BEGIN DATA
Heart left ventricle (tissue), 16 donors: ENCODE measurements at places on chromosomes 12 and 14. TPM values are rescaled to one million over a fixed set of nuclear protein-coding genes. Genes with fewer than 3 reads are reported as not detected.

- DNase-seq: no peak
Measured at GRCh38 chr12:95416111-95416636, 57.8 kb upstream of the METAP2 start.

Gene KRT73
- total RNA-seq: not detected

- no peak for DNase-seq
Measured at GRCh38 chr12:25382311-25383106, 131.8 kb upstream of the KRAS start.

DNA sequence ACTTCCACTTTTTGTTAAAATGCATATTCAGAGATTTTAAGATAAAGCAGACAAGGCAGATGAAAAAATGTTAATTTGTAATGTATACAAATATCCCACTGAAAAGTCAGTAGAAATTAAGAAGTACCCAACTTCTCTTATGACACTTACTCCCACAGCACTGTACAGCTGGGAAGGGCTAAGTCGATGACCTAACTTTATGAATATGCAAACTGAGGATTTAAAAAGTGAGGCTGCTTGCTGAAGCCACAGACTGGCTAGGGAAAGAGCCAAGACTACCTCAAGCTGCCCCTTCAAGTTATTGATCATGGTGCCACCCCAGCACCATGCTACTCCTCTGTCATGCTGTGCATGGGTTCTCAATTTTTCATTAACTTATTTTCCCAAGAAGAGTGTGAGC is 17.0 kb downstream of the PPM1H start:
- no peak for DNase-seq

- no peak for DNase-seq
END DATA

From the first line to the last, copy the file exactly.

Heart left ventricle (tissue), 16 donors: ENCODE measurements at places on chromosomes 12 and 14. TPM values are rescaled to one million over a fixed set of nuclear protein-coding genes. Genes with fewer than 3 reads are reported as not detected.

- DNase-seq: no peak
Measured at GRCh38 chr12:95416111-95416636, 57.8 kb upstream of the METAP2 start.

Gene KRT73
- total RNA-seq: not detected

- no peak for DNase-seq
Measured at GRCh38 chr12:25382311-25383106, 131.8 kb upstream of the KRAS start.

DNA sequence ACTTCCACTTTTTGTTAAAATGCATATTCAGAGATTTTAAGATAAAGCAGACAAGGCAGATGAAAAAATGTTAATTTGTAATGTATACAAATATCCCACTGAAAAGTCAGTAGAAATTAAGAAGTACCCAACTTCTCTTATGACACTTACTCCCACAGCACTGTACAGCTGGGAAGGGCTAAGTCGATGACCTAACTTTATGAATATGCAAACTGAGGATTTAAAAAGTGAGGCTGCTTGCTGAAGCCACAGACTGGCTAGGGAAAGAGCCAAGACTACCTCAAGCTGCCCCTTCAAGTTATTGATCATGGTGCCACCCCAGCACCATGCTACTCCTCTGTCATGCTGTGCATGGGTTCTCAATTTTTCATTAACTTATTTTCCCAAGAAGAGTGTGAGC is 17.0 kb downstream of the PPM1H start:
- no peak for DNase-seq

- no peak for DNase-seq